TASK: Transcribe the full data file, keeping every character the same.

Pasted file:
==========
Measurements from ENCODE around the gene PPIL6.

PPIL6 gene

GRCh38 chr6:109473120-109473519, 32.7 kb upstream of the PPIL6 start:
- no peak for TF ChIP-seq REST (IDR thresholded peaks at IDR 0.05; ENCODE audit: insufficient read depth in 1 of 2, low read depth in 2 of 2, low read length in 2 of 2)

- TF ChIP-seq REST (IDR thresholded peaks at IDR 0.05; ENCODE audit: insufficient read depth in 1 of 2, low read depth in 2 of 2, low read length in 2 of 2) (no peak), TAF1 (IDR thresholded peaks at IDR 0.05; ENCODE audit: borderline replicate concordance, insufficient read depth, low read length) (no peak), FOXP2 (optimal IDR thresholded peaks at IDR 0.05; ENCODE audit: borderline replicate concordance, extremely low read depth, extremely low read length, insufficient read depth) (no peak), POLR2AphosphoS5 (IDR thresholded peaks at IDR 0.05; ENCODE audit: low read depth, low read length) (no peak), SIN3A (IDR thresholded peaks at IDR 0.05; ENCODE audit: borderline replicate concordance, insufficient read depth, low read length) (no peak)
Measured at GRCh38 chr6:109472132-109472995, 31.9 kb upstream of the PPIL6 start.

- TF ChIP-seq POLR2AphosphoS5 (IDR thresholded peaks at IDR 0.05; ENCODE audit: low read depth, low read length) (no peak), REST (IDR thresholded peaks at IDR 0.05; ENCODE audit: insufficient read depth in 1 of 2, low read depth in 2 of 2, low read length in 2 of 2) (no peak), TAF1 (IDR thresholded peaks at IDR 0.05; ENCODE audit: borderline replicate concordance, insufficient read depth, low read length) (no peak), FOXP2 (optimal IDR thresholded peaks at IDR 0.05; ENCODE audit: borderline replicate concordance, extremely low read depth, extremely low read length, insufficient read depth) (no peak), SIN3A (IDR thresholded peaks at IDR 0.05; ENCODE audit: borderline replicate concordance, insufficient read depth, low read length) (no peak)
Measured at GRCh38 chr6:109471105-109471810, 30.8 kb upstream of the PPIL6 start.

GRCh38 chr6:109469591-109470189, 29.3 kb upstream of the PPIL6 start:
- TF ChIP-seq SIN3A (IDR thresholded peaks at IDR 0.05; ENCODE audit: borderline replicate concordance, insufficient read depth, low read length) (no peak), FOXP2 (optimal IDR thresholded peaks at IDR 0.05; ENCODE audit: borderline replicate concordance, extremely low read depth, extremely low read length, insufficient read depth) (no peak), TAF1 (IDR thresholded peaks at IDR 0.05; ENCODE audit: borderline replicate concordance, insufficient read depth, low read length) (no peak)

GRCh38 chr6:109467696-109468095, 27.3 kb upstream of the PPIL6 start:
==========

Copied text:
Measurements from ENCODE around the gene PPIL6.

PPIL6 gene

GRCh38 chr6:109473120-109473519, 32.7 kb upstream of the PPIL6 start:
- no peak for TF ChIP-seq REST (IDR thresholded peaks at IDR 0.05; ENCODE audit: insufficient read depth in 1 of 2, low read depth in 2 of 2, low read length in 2 of 2)

- TF ChIP-seq REST (IDR thresholded peaks at IDR 0.05; ENCODE audit: insufficient read depth in 1 of 2, low read depth in 2 of 2, low read length in 2 of 2) (no peak), TAF1 (IDR thresholded peaks at IDR 0.05; ENCODE audit: borderline replicate concordance, insufficient read depth, low read length) (no peak), FOXP2 (optimal IDR thresholded peaks at IDR 0.05; ENCODE audit: borderline replicate concordance, extremely low read depth, extremely low read length, insufficient read depth) (no peak), POLR2AphosphoS5 (IDR thresholded peaks at IDR 0.05; ENCODE audit: low read depth, low read length) (no peak), SIN3A (IDR thresholded peaks at IDR 0.05; ENCODE audit: borderline replicate concordance, insufficient read depth, low read length) (no peak)
Measured at GRCh38 chr6:109472132-109472995, 31.9 kb upstream of the PPIL6 start.

- TF ChIP-seq POLR2AphosphoS5 (IDR thresholded peaks at IDR 0.05; ENCODE audit: low read depth, low read length) (no peak), REST (IDR thresholded peaks at IDR 0.05; ENCODE audit: insufficient read depth in 1 of 2, low read depth in 2 of 2, low read length in 2 of 2) (no peak), TAF1 (IDR thresholded peaks at IDR 0.05; ENCODE audit: borderline replicate concordance, insufficient read depth, low read length) (no peak), FOXP2 (optimal IDR thresholded peaks at IDR 0.05; ENCODE audit: borderline replicate concordance, extremely low read depth, extremely low read length, insufficient read depth) (no peak), SIN3A (IDR thresholded peaks at IDR 0.05; ENCODE audit: borderline replicate concordance, insufficient read depth, low read length) (no peak)
Measured at GRCh38 chr6:109471105-109471810, 30.8 kb upstream of the PPIL6 start.

GRCh38 chr6:109469591-109470189, 29.3 kb upstream of the PPIL6 start:
- TF ChIP-seq SIN3A (IDR thresholded peaks at IDR 0.05; ENCODE audit: borderline replicate concordance, insufficient read depth, low read length) (no peak), FOXP2 (optimal IDR thresholded peaks at IDR 0.05; ENCODE audit: borderline replicate concordance, extremely low read depth, extremely low read length, insufficient read depth) (no peak), TAF1 (IDR thresholded peaks at IDR 0.05; ENCODE audit: borderline replicate concordance, insufficient read depth, low read length) (no peak)

GRCh38 chr6:109467696-109468095, 27.3 kb upstream of the PPIL6 start: